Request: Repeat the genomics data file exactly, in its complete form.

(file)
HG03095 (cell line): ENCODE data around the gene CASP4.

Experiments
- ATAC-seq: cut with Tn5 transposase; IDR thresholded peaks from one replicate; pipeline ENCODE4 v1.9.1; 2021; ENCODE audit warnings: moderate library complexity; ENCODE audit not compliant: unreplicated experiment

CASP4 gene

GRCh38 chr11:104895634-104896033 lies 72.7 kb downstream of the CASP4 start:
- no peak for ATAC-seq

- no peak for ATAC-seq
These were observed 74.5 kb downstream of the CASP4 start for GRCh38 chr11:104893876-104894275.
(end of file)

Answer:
HG03095 (cell line): ENCODE data around the gene CASP4.

Experiments
- ATAC-seq: cut with Tn5 transposase; IDR thresholded peaks from one replicate; pipeline ENCODE4 v1.9.1; 2021; ENCODE audit warnings: moderate library complexity; ENCODE audit not compliant: unreplicated experiment

CASP4 gene

GRCh38 chr11:104895634-104896033 lies 72.7 kb downstream of the CASP4 start:
- no peak for ATAC-seq

- no peak for ATAC-seq
These were observed 74.5 kb downstream of the CASP4 start for GRCh38 chr11:104893876-104894275.